Finally, and the product he is most known for is his Muth Honey Jar.   Muth developed in about 1879 the first square jars – in four sizes (2 #, 1#, ½ # and ¼#) – to be used specifically for honey.  There were only a few glass companies at this time that made the square “pickle and horseradish” jars. They were Illinois Glass of Alton, Illinois, K.G.B. in Steubenville, Ohio, Whitall Tatum & Co. of Millville, N.J., and a couple of unlisted manufacturers such as” Z” and “C.C.S.”

He and his sons operated the honey and seed business on Central Avenue near Freeman.  He owned the building in which the store was located, above which they made their family home.   He also owned a farm in Morristown, Indiana, which is presumably where the hives were from which his hired hands extracted the honey.   He visited the farm and supervised the extraction on a weekly basis.

Like a true industry baron, Muth was a joiner – President of the National Association of Beekeepers of the United States and Canada for many years, was a Director of the Workhouse, was President of the German Orphan Asylum, member of Hanselmann Lodge, Masons, and a trustee of St. John’s Lutheran Church.  

In his later years, Muth came into poor health as a result of two sunstrokes he succumbed to.   And it seems he was mortgaged up to his eyeballs.     Between his farm, his store, his house, and another property he was mortgaged to three banks to the tune of about $42,000 on property not worth much more than that.    So, given this situation, he decided to and unfortunately carried out his suicide by shooting himself in the head in the bedroom of the cabin on his farm.

Fred W. Muth, son of founder Charles F. Muth

After Charles Muth’s death, his business was taken over by his son, Frederick William Muth (1869-1949). He married Freda Charlotta Muth (1869 -1949)  and together, they had three children: Martha, Edna and Clifford Frederick Muth, (1897-1952).

His clerk C. H. W Weber took over the old store on Central and continued to supply honey and beekeeping supplies, including the still highly popular Golden Italian honey bees.   The Muths may have been responsible for making the Golden Italian honey bee the predominant bee used by American beekeepers.

Fred located the Muth business to 51 Walnut Street, Cincinnati, Ohio. In a 1907 advertisement, Fred mentioned that he sold a Muth Special Dove Tail beehive.    In 1912, a fire destroyed the building that Fred was using for the business and so he found a suitable building down the street that he could rent. He eventually purchased that building at 204 Walnut Street.    Fred used a 1912 Model T Ford Delivery Car to deliver his honey to wholesale customers throughout Cincinnati. Then, in the 1920s, he purchased a larger Clydesdale Motor Truck, which were made in Clyde, Ohio, from 1917 – 1939.   These trucks had a good service record with the military in Europe, and the one that Fred used had a “war transport body.”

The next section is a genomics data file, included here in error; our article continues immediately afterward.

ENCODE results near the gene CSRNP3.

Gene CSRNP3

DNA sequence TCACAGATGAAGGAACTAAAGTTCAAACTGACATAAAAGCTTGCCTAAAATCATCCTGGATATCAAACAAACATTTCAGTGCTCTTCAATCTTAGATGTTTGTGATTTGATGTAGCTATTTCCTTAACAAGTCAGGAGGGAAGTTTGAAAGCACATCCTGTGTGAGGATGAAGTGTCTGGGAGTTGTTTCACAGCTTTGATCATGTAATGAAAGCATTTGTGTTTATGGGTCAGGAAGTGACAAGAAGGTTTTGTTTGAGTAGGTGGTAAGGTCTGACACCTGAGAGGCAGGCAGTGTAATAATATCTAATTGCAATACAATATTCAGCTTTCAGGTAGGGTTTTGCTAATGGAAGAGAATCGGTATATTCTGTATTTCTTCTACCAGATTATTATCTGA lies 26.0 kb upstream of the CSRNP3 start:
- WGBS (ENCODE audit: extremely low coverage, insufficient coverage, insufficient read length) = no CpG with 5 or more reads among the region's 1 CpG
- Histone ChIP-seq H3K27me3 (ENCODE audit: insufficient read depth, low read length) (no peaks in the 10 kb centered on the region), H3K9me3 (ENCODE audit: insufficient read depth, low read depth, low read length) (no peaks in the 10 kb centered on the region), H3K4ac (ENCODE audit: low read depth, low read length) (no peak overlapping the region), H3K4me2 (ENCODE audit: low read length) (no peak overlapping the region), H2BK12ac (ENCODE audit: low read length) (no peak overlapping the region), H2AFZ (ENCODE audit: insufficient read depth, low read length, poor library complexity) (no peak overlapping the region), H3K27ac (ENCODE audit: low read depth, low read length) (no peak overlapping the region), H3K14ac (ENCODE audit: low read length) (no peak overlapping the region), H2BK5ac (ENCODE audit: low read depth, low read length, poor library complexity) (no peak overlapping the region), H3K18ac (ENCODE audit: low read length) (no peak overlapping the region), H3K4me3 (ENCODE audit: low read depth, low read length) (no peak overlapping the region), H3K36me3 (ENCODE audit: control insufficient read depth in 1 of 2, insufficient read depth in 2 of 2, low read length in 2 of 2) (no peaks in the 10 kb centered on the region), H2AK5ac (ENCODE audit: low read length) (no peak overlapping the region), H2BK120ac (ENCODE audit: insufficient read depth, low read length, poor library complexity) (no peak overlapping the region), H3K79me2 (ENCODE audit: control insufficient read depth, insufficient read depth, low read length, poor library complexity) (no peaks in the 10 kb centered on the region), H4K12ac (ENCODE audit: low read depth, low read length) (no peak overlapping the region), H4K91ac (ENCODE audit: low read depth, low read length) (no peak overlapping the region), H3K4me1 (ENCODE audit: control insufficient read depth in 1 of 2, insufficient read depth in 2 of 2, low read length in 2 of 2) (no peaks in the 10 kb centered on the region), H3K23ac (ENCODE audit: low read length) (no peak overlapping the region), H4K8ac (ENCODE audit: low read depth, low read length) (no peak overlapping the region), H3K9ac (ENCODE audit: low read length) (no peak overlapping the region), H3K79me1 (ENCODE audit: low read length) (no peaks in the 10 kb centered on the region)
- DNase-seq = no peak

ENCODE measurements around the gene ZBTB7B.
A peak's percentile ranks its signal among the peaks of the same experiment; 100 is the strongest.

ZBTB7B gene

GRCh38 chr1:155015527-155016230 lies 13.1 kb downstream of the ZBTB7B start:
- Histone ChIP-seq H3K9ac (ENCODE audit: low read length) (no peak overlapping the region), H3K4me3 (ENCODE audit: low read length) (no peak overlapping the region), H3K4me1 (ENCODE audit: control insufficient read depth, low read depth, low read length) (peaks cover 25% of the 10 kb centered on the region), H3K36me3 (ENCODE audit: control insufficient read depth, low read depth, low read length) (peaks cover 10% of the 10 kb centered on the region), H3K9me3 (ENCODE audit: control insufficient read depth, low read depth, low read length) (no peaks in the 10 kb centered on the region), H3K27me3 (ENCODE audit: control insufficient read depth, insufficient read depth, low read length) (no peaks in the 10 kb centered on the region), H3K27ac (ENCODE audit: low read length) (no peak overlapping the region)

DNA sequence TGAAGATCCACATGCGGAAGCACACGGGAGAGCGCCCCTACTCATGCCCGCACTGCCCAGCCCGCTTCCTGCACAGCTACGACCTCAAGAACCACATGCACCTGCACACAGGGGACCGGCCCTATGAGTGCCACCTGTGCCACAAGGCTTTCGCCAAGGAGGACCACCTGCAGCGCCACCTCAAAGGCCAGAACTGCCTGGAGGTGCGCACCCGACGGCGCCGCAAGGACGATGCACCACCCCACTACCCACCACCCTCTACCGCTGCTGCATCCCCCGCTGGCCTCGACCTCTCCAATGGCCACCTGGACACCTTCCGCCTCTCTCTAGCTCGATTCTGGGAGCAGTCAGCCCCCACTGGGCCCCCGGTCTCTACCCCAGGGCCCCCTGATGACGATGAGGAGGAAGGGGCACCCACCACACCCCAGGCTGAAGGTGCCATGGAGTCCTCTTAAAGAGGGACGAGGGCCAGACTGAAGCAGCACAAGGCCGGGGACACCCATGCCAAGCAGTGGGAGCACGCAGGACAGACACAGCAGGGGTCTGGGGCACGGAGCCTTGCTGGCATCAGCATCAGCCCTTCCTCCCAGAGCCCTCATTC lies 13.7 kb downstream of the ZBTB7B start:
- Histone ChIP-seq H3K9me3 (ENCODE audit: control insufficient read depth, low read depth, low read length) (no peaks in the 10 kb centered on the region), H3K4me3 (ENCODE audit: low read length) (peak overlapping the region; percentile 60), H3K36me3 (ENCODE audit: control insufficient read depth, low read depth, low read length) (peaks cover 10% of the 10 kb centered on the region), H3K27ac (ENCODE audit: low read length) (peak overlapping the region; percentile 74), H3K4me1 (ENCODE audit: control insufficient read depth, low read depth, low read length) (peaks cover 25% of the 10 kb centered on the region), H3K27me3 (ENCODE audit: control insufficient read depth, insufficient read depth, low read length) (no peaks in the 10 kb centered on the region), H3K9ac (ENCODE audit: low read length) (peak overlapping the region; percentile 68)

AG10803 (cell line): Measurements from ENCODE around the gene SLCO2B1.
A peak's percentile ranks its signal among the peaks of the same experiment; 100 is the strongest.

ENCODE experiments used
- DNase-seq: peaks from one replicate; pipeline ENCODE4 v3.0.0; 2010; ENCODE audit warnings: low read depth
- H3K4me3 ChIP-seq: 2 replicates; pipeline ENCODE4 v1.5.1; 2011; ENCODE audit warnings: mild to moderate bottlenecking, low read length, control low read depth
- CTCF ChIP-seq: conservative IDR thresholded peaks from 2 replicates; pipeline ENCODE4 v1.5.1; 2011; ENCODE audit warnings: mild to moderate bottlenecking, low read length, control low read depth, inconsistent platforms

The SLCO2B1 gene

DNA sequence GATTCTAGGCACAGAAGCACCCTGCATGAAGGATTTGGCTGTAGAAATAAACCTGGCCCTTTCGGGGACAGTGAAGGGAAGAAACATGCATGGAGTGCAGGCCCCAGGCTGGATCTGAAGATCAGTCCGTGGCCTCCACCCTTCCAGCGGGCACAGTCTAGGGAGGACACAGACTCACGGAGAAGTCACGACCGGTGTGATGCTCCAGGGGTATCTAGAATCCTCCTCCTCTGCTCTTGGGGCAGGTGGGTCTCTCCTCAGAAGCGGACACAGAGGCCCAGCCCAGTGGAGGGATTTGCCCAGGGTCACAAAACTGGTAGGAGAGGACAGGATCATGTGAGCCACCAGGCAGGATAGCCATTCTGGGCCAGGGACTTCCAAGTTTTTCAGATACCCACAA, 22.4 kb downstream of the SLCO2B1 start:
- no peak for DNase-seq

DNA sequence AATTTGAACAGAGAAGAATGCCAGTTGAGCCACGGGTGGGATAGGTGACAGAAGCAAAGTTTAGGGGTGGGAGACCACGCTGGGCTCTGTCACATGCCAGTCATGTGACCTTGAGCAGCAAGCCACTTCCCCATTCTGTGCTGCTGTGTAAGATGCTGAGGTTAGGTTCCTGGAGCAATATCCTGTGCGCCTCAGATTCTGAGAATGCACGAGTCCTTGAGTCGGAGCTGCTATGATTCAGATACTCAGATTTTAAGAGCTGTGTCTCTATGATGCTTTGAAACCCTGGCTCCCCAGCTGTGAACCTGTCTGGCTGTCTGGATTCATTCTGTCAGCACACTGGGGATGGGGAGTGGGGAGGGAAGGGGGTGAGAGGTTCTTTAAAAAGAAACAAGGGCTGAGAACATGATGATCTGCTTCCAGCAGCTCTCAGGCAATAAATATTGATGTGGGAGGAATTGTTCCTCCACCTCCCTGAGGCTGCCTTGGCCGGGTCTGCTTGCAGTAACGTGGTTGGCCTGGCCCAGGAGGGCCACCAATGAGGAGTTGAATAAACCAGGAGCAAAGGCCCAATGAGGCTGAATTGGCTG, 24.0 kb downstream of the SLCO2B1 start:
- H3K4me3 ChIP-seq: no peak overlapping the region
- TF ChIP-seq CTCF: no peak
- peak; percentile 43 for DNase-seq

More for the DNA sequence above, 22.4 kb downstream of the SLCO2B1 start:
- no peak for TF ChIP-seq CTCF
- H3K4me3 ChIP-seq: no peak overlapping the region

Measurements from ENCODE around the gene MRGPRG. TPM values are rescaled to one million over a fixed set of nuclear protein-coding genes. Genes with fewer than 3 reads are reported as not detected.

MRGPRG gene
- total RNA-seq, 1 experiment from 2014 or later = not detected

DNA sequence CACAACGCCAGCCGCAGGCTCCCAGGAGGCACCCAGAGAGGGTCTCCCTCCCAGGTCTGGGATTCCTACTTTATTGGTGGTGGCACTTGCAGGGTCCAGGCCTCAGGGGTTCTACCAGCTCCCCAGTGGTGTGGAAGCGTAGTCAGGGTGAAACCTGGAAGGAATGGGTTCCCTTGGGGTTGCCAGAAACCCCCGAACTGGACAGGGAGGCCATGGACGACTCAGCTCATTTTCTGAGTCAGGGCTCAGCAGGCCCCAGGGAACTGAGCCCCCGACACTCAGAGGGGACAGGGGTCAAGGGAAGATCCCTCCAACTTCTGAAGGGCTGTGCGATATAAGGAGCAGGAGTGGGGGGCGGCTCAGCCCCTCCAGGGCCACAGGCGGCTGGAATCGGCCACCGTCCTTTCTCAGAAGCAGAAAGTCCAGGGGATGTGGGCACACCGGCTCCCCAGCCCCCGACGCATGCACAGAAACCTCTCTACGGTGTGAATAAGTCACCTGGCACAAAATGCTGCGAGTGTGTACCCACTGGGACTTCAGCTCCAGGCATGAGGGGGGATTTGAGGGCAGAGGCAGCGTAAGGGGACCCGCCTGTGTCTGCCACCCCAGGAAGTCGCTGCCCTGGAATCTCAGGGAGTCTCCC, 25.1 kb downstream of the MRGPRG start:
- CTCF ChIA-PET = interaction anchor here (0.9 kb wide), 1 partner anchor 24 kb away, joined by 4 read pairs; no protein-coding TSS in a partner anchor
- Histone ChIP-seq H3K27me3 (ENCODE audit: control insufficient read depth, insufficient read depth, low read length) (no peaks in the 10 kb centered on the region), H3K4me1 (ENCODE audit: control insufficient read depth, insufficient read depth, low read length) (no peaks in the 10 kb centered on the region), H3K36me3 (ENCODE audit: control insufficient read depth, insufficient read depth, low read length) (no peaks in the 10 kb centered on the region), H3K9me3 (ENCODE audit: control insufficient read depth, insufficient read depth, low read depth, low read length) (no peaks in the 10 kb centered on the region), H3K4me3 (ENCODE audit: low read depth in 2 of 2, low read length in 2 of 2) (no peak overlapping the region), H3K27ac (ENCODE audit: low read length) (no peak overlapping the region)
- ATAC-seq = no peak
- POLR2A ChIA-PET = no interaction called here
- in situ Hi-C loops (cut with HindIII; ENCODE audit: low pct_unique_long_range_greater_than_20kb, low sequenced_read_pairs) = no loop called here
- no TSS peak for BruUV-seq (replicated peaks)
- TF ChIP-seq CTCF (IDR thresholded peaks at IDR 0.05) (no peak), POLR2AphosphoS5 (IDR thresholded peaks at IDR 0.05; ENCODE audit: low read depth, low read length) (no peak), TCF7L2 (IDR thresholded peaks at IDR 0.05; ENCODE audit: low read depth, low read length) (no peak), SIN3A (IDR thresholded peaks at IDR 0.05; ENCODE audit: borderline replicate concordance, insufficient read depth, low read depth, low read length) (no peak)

Items sold in the 1925 Muth Catalog, were as follows: Bingham uncapping knives, the  “Novice” or Root honey extractor,  a Kelley smoker, the Root hive tool with clover insignia, the Muth “Ideal” veil (which was really a Root veil), and the only honey containers at that time were tin pails.      From the 1920s through the closing of the company they sold Gold Medal brand extracted honey in tapered jars.

In the 1906 Illinois Glass catalog, the Muth jar is listed, as a honey jar. On special orders, a screw top lid was available. In the 1926 Illinois Glass catalog, the Muth jar was not listed, but in its place was a Diamond Fluted honey jar. The Muth jar and the things that Fred’s father had invented and developed had been eliminated.

Charles’ grandson Clifford, followed in his footsteps, developing a few beekeeping products.   He was a graduate of the Walnut Hills High School and the University of Cincinnati College of Engineering, serving as a bomber pilot in World War II.   He developed the Muth Bee Brush, made from sea weeds that were light in color to prevent stinging.  Clifford also was granted the patent 1,849,331 on March 15, 1932, for a machine for making sheet foundation.     He would also become the Vice President of the Fred Muth Honey Company from 1947-1949.    The company passed leadership to Edward A. Fleckestein and closed in 1953, after Clifford’s death.

Over 140 years later, honey is still sold in the square Muth-style glass jars, which make a much more elegant package than the squeezable plastic Sue Bee type.   But then you need the honey stir bar or a spoon for dispensation.